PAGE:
It seems to me you want your kids to figure out a lot on their own and arrive at their own conclusions. Sometimes a little nudge by Mom can really help kids rather than letting them flounder for perhaps years. You have wisdom and I feel that parent's role is to impart their wisdom to their kids.

4 comments:

christinethecurious said...

I'm going to ask our co-op teachers to add the homework description - though it's hard to get volunteers to write descriptions in the first place, let alone finish all their lesson plans sooner than two weeks out.

ChristineMM said...

Yes Christine same challenge was had in the other co-op. But there was such a mess with kids changing classes when they didn't like the homework assignment thing that it was a mess.

It was impossible for some academic classes to even do a fraction of what the schools do by meeting 1x a week so some homework was necessary. Even in the storywriting class I taught some kids were age 8 but they had to write the story or there was no story. So sometimes homework is inevitable.

For the high school kids wanting high school credit for a co-op class homework just was an absolute must. Getting 120 hours of instruction in for one credit on the transcript takes a lot of work you can't do 12 one hour classes for 1 semester or even 2 and call that a full class.

It winds up coming down to what you want to get out of a class.

None of our co-op teachers gave stupid homework thank goodness. It all was meaningful.

I will confess to imperfect children who flat out forgot to do the work as they didn't write it down in class then that disrupted the class or impeded their own personal progress, like in the computer programming class, if you didn't write the code, how could the teacher help you move to the next step in the process?

Elisheva Hannah Levin said...

Christine, I also read Jenn's blog, and I think you misunderstood Jenn's position on the issue. I must respectfully disagree with your take on the matter. Jenn did tell her daughter that if she did not do the homework, it was likely that she would not get the reward that she wished to have.

I do think you are right about the fear involved in perfectionism. It is that fear that I commented on. I think Jenn handled it better than my parents did, once Jenn understood what was going on with her daughter, the homework and the idea of a reward.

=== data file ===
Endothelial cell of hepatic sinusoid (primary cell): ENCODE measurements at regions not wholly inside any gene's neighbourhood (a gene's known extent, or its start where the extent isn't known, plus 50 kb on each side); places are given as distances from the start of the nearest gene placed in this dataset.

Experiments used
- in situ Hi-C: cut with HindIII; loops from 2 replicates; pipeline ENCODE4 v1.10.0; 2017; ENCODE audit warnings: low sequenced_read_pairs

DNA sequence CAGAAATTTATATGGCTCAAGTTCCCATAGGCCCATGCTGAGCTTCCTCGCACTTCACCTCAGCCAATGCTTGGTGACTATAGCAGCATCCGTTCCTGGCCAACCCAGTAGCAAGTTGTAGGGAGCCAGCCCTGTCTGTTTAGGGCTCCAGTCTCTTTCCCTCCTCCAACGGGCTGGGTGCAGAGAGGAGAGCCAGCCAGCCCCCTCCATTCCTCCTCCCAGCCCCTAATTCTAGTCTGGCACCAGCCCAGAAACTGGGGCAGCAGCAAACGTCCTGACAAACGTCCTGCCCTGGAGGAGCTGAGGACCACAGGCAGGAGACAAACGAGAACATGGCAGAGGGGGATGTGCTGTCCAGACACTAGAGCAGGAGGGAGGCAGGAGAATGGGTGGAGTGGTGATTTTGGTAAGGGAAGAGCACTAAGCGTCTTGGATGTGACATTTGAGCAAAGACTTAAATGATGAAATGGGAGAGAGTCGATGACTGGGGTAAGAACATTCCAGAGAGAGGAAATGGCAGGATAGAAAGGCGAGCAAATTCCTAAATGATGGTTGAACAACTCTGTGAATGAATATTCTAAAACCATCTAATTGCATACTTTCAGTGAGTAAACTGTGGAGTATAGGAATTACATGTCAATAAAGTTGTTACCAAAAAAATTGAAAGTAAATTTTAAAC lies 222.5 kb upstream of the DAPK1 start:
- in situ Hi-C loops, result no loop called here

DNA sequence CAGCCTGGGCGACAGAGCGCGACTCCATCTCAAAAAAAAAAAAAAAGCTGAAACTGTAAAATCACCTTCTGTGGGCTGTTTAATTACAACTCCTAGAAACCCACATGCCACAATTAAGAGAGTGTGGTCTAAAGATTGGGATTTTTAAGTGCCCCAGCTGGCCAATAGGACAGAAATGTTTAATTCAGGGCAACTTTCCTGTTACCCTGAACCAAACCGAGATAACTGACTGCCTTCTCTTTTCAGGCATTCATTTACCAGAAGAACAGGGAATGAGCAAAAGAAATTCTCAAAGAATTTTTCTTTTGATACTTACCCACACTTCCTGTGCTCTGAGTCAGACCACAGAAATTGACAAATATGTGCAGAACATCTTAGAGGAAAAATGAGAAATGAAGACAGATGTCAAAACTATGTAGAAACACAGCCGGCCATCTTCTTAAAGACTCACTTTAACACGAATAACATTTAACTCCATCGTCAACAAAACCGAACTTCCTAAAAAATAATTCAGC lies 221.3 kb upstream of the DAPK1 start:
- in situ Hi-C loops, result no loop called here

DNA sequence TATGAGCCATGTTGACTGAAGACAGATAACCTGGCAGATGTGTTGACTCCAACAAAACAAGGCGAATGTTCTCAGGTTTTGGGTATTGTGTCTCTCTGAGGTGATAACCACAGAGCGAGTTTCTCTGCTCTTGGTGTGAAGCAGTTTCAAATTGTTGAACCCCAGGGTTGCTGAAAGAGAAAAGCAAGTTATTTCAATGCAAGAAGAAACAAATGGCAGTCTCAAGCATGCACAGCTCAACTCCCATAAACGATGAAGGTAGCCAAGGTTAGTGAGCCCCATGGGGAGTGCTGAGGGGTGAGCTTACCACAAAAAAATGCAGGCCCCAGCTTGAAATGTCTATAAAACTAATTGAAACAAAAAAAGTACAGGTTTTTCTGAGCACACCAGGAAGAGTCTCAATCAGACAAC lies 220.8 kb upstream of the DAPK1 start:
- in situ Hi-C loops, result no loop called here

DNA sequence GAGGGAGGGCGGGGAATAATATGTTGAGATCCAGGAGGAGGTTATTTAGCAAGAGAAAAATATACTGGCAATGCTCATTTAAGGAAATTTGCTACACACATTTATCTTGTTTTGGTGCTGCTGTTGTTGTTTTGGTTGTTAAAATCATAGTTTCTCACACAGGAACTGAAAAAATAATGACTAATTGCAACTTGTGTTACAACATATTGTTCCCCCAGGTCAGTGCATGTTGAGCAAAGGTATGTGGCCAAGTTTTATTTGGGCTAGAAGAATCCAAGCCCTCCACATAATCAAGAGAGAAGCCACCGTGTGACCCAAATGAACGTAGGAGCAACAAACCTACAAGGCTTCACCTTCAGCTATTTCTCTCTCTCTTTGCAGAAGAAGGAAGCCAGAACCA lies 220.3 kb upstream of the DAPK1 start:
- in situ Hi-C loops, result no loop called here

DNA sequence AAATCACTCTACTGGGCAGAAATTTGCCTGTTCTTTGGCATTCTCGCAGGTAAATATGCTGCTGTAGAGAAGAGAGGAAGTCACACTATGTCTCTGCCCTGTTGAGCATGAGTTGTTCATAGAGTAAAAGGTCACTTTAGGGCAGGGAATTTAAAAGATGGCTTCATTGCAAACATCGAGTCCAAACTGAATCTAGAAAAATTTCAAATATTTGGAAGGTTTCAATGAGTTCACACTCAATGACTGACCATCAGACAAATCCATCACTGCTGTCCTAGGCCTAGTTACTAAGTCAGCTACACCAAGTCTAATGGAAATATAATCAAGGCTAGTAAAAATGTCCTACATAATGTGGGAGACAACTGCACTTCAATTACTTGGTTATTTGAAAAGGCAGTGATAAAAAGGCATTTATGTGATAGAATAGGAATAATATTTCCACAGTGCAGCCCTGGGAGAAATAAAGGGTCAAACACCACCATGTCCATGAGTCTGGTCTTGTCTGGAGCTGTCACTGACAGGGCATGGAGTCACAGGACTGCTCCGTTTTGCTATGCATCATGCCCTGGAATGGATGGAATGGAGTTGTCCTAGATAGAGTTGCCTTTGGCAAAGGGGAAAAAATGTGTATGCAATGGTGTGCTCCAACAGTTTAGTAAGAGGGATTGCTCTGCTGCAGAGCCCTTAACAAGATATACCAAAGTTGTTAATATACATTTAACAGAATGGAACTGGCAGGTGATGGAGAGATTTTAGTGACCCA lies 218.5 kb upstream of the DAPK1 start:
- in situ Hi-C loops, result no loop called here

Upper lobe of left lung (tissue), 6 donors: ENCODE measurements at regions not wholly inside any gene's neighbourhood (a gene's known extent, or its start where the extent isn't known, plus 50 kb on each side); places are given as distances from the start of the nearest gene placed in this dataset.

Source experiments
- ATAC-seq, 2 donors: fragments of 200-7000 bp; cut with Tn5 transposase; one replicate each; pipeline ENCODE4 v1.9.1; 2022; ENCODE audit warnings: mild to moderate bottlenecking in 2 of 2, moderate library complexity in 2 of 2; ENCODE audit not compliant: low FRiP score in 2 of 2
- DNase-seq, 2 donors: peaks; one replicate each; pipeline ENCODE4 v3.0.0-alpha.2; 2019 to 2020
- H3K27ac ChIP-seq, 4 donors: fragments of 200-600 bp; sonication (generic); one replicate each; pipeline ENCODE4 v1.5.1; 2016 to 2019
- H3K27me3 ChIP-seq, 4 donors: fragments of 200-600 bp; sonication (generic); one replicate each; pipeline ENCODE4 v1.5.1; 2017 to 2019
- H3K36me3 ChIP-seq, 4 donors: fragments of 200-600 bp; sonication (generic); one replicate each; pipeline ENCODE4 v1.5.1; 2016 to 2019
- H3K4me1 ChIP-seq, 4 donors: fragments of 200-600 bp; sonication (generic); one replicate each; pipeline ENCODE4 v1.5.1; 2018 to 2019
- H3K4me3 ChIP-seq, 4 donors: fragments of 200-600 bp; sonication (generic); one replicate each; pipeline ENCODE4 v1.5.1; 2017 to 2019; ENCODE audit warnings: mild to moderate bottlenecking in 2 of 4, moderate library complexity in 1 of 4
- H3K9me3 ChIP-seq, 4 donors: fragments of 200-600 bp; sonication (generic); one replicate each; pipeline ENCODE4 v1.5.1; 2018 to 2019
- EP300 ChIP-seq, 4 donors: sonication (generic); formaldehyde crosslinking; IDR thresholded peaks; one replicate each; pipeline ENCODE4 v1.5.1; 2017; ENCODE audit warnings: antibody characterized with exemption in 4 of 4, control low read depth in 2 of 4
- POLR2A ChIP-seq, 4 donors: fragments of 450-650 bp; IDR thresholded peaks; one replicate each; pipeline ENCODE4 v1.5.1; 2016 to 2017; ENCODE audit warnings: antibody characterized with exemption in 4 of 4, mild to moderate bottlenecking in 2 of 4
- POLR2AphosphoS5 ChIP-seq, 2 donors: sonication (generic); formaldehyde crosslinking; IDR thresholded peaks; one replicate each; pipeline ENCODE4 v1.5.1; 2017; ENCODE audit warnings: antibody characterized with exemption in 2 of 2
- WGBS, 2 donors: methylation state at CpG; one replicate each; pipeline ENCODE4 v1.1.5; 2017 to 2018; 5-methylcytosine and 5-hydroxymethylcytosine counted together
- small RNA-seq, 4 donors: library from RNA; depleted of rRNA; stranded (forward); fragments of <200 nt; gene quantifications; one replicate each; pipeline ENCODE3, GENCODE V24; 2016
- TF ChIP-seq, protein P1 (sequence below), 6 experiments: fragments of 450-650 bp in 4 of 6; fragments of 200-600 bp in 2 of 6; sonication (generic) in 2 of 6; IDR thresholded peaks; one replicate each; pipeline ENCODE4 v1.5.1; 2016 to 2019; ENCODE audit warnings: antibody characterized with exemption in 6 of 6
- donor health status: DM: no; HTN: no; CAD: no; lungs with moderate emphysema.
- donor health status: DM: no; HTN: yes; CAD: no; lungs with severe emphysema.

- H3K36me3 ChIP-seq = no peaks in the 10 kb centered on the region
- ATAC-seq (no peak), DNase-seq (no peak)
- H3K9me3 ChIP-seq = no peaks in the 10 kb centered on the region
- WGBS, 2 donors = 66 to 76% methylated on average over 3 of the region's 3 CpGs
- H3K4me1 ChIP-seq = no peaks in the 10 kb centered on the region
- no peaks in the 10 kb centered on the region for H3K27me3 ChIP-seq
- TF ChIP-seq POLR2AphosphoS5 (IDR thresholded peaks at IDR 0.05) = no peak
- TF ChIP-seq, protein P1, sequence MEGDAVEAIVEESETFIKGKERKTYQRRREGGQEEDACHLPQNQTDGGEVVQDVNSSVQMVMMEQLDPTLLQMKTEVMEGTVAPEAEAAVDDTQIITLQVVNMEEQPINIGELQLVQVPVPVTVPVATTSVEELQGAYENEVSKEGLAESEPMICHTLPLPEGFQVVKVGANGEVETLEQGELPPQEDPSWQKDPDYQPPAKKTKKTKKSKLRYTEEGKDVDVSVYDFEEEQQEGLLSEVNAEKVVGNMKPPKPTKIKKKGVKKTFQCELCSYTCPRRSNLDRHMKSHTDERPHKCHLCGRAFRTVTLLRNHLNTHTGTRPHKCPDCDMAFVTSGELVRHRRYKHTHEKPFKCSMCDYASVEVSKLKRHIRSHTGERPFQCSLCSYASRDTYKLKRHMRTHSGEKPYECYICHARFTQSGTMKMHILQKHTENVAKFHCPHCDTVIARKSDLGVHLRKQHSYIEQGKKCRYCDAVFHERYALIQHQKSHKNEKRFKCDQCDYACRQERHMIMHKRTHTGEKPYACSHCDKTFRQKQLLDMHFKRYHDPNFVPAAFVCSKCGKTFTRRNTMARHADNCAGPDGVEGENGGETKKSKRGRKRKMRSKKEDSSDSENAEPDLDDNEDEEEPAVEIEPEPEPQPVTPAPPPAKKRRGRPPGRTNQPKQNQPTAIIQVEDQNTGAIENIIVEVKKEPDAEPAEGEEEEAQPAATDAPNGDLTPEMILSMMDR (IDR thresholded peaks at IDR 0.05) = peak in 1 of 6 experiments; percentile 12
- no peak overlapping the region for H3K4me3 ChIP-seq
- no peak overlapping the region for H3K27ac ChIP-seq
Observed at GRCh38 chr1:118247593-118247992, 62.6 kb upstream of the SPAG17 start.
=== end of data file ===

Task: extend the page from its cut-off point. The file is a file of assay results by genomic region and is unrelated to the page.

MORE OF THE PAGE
My parents, G-d bless them, had no idea what was motivating my habit of procrastination, and they did not understand why I was so anxious about school ("but you're so bright!") when I generally got excellent grades. Because they did not understand that I was irrationally afraid because my childish practice could not be perfect, they didn't know how to respond. Neither of them are perfectionists, but as very young parents who had made the mistake of getting pregnant while in high school, they did exert some pressure to show only the good stuff about the family to the outside world. That is a very different thing, however, than the intense internal pressure a young perfectionist puts upon herself, and they simply didn't understand. That meant that their attempts to help ended badly for them and for me. (I suspect that my mother is single-handedly behind the anti-homework movement altogether. ;))

I think Jenn gets it now with respect to her daughter and the situation, and the issue is definitely not one of whim-worshiping on the part of either mother or daughter here.
Rather it was a case of mother trying to help and getting frustrated in the process, until she understood that the underlying issue was perfectionism and not the homework issue itself.

ChristineMM said...

I focused on the idea of letting the child decide that the specific homework was stupid and giving permission for the child to determine it need not be done with the only consequence being "you'll not get the ribbon".

I've seen different results from homeschool co-op kids not doing homework from the teacher's perspective so now I'm more in line with "do what the authority figures say it's part of the class, period".